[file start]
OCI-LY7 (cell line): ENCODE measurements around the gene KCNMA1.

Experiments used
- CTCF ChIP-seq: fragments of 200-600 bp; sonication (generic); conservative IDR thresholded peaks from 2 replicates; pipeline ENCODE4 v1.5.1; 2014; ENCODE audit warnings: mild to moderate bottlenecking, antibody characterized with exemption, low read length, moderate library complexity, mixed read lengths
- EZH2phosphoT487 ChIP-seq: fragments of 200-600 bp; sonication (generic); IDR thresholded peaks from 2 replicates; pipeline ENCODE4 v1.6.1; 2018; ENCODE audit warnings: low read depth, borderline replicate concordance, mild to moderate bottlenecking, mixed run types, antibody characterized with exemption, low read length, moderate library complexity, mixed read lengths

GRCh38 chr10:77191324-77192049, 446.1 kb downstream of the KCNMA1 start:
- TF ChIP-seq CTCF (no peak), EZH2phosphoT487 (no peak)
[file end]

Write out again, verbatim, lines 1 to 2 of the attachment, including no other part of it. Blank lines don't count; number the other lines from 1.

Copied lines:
OCI-LY7 (cell line): ENCODE measurements around the gene KCNMA1.

Experiments used